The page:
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Broken Field Runner – Photo Credit: Madison Stern (IG: “at” madisonphoto
Los Angeles, CA’s Broken Field Runner has seemed quiet since 2017, when the band released their four-song EP Heavy Hanging Fruit with Chicago-based label Jetsam-Flotsam. That’s not to say the band hasn’t been busy; in fact, singer and guitarist Anthony Bucci has been writing, performing, and recording non-stop since the release.
As the band gears up for another full-length, Bucci and Broken Field Runner are ready to share the fruits of their most recent labors. The Big Takeover is pleased to host the premiere of “Put An Ocean Between My Self-Pity and Me,” the latest single by the band.
Though more peaceful and restrained than the pop-punk featured on the band’s 2015 debut Clear a Place in Heaven So This Earth Can Breathe, “Put An Ocean Between My Self-Pity and Me” captures the depth of emotion and poetic lyricism listeners have come to expect from Bucci—and sets the table for the band’s next set of songs.
Airy and direct, “Put An Ocean Between My Self-Pity and Me” started with a collaboration between Bucci and his friend Nicholas Warchol (Aficionado, Self Defense Family, Geoff Gordon). “We were jamming at his home in Albany, NY in anticipation of our tour in November of 2017 that Nick played bass on,” Bucci says. “We both picked up guitars in his living room and the melody came out.”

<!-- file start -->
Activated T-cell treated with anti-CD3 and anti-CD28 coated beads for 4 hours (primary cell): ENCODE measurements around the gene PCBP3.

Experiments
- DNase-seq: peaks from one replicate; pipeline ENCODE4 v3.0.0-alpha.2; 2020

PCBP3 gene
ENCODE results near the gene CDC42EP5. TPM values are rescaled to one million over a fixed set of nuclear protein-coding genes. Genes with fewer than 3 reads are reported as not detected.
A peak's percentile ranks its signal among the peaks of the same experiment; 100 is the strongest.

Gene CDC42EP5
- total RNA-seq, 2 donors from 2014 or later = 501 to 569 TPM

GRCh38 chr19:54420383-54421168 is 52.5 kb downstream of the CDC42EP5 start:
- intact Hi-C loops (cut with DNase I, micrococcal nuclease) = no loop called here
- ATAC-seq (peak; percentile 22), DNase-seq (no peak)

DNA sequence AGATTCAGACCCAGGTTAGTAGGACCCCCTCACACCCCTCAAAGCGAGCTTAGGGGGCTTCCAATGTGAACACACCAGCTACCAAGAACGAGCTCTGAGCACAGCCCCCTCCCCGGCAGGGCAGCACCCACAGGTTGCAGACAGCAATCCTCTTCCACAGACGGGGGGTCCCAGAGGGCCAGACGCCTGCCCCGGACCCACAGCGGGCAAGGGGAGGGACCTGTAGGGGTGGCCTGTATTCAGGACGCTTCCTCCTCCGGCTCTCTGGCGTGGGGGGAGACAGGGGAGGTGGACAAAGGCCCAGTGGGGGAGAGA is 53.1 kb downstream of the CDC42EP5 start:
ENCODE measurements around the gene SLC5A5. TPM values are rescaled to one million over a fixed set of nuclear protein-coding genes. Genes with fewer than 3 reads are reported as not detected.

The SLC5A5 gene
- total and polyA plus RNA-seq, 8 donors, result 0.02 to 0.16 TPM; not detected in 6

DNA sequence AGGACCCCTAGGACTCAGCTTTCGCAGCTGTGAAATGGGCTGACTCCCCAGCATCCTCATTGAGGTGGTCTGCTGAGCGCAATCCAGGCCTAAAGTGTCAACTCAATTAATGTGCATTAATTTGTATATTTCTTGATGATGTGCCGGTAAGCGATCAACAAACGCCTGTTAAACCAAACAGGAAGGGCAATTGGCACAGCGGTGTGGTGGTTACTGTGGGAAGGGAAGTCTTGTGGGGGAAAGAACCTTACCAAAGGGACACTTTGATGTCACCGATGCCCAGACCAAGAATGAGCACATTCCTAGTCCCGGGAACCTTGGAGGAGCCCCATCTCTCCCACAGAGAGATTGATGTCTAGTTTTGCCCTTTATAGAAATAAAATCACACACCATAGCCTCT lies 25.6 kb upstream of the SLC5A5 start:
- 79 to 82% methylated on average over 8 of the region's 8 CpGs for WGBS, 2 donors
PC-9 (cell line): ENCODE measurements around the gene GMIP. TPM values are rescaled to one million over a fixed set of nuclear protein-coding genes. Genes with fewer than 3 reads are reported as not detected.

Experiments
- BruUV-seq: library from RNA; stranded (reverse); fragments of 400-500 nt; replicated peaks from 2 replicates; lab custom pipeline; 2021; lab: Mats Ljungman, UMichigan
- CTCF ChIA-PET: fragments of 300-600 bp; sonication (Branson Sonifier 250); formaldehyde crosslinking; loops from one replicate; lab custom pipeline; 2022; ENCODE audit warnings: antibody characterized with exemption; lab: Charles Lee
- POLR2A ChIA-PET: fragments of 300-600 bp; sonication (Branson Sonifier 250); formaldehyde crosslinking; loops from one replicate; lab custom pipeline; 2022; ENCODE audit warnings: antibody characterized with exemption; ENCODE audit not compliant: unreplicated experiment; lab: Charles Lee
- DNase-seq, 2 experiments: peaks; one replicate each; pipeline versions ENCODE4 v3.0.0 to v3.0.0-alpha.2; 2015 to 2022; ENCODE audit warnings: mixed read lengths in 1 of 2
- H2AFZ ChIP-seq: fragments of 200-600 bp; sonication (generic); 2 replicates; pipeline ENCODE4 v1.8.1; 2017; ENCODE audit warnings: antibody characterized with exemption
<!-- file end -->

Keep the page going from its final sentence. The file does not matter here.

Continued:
Bucci’s lyrics, however, were inspired by darker subject matter and feelings. “Lyrically, I was watching The People v. O.J. Simpson: American Crime Story on Netflix and in one of the episodes John Travolta’s character Robert Shapiro says, ‘Put an ocean between me and Johnnie Cochran!’ That phrase couldn’t leave my mind for weeks, so before long I started to think about what I would want to distance myself from and landed on my primary modes of communication: self-deprecation, self-pity, self-entitlement, jealousy, and ultimately what I too often do to cope with those feelings: get drunk.”
To capture this track at its rawest, Bucci asked producer and musician Derek Ted Shultz to help him realize the song. “It utilizes an approach to production that I have never pursued before,” Bucci says, “i.e., what would happen if just an engineer and I saw a song through to its end without any other input? And it also relies fully on the limited resources we had at our disposal at the time: Derek and I produced the drum tracks using 808s and samples from the GarageBand app on his cell phone; we borrowed a bright pink Mark Hoppus bass guitar from my friend Tommy Meehan (the Manx, Sweatband Records) and wrote the bass line in the studio; we recorded the entire song over two sessions in Derek’s guest room in Canoga Park and in his living room in Burbank.”
The result is an unmistakable Broken Field Runner song, but one unlike the band has ever written. It is also a song that wields a fascinating disparity—a bright and relaxing aura with a darker sentiment behind it—and an impressive step forward. “I think it showcases how far my band and I have come with song-writing in the past five years,” Bucci says. “It’s simple but effective lyrically, when I so often am long-winded. It’s a triumph of trusting your artistic vision and pursuing it until it’s right. It was a song we did not expect to be a stand-out that is now the first single to be released from this batch of songs.”
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